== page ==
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Hip Fractures and Replacement Surgery

Aging > Hip fractures and replacement surgery

Hip fractures are among the most common traumatic injuries sustained by the elderly, making them an important issue for aging populations. A hip fracture is a break near the top of the thighbone where it meets the hip socket. Bones weakened by osteoporosis become brittle and can break more easily than younger healthy bones, thus leading to fractures of weight-bearing joints such as the hips. A woman’s chances of having a hip fracture in her lifetime are one in seven. A man’s changes are one in seventeen.

There are two types of hip fractures that can occur. They are femoral neck fractures, which are 1-2 inches from the joint, and intertrochanteric fractures, which occur 3-4 inches from the joint. The type of fracture typically dictates the type of treatment received when a break has taken place.

When treatment is sought for a broken hip, a doctor repositions the bone and holds it in place with some sort of securing device. In the case of femoral neck fractures, surgical screws are typically used in younger patients, while older patients are usually given more substantial metal devices inserted in the actual socket that act as a replacement for the head of the hip bone. For intertrochanteric fractures, a screw and metal plate are used to hold the broken bone in place while the head of the bone is left to move about in the socket as it normally would. Physical therapy is usually needed to regain walking abilities once surgery is complete.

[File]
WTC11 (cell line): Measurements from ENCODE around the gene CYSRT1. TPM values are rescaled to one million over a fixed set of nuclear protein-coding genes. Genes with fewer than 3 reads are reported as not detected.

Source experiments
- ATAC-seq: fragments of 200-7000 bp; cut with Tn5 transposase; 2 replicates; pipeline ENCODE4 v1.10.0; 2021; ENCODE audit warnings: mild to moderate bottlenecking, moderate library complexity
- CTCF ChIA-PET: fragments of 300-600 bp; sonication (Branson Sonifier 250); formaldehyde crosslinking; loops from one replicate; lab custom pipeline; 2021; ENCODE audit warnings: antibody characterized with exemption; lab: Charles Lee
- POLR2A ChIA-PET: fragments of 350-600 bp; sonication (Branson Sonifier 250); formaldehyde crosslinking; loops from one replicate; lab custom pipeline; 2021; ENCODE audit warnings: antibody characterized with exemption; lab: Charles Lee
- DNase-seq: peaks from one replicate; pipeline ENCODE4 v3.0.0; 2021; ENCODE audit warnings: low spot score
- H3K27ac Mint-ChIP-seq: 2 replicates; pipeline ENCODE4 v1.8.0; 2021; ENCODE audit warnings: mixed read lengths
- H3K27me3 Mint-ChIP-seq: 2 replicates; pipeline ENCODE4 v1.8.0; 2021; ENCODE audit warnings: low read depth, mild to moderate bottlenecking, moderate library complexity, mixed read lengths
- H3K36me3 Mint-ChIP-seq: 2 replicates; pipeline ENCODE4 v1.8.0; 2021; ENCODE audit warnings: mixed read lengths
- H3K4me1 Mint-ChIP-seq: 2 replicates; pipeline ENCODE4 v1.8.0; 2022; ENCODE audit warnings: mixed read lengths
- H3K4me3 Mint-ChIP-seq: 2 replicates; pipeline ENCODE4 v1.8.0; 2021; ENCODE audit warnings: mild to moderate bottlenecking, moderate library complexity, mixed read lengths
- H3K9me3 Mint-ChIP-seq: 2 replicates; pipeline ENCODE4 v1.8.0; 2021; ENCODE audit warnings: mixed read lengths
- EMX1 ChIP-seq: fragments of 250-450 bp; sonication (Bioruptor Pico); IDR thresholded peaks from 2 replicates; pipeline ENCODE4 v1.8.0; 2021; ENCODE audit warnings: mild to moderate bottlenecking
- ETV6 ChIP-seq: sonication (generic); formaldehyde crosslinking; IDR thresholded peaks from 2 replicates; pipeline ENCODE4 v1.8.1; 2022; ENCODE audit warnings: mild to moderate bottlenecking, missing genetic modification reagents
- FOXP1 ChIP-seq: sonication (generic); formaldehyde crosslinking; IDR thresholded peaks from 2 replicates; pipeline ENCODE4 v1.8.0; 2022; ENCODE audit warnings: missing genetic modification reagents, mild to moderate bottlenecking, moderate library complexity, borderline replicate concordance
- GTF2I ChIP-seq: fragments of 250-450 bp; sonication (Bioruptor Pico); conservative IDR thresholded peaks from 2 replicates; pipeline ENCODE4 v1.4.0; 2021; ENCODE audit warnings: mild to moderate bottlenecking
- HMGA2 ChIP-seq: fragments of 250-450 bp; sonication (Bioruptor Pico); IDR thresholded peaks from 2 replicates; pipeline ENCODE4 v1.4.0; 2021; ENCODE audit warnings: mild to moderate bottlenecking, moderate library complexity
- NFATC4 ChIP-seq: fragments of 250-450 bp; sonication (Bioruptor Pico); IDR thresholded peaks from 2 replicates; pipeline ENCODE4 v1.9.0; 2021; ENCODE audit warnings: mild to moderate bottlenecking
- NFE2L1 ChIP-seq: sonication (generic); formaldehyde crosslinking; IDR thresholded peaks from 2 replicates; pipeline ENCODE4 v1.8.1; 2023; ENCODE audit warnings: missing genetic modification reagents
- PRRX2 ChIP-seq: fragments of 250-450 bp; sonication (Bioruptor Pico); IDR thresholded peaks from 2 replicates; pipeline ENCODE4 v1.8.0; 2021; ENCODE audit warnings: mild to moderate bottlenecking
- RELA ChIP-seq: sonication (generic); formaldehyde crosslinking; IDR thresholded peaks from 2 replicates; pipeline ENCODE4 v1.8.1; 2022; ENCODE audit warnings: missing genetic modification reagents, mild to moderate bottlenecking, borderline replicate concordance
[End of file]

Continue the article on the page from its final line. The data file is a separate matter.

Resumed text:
Though seen as a normal part of the aging process, steps can be taken to help prevent hip fractures in the elderly. Consuming enough calcium can help maintain proper bone densities, and refraining from alcohol and cigarette use has also been proven to reduce risk of hip fractures in aging patients. Women are at a higher risk for fractures than men, and people with family histories of broken hips should exercise greater caution, as there are hereditary links regarding bone densities and susceptibility to injury.

Exercise is one of the best ways to prevent the bone loss that leads to hip injuries. Weight-bearing exercising and light strength training, as well as hiking, dancing and jogging can help maintain bone health.

Because most hip fractures occur due to falls, proper home safety can greatly reduce chances of injury. Slip resistant rugs, non-skid adhesives for bathtubs and grab bars for showers and toilet areas can reduce risk of falling. Keeping stairs clear and well lit, keeping floors clutter-free, and arranging furniture with definite pathways are all important safeguards for elderly homes. Electrical cords should be hidden and kept away from paths, and spills should be immediately cleaned. These preventative measures help ensure a safe home environment, and, in conjunction with proper nutrition and exercise regimens, can drastically reduce the risk of hip fractures in aging individuals.

Aging > Hip fractures and replacement surgery